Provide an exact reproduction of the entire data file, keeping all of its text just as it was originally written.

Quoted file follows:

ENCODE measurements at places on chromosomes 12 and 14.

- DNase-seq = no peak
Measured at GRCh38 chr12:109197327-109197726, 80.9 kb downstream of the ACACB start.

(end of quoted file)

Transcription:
ENCODE measurements at places on chromosomes 12 and 14.

- DNase-seq = no peak
Measured at GRCh38 chr12:109197327-109197726, 80.9 kb downstream of the ACACB start.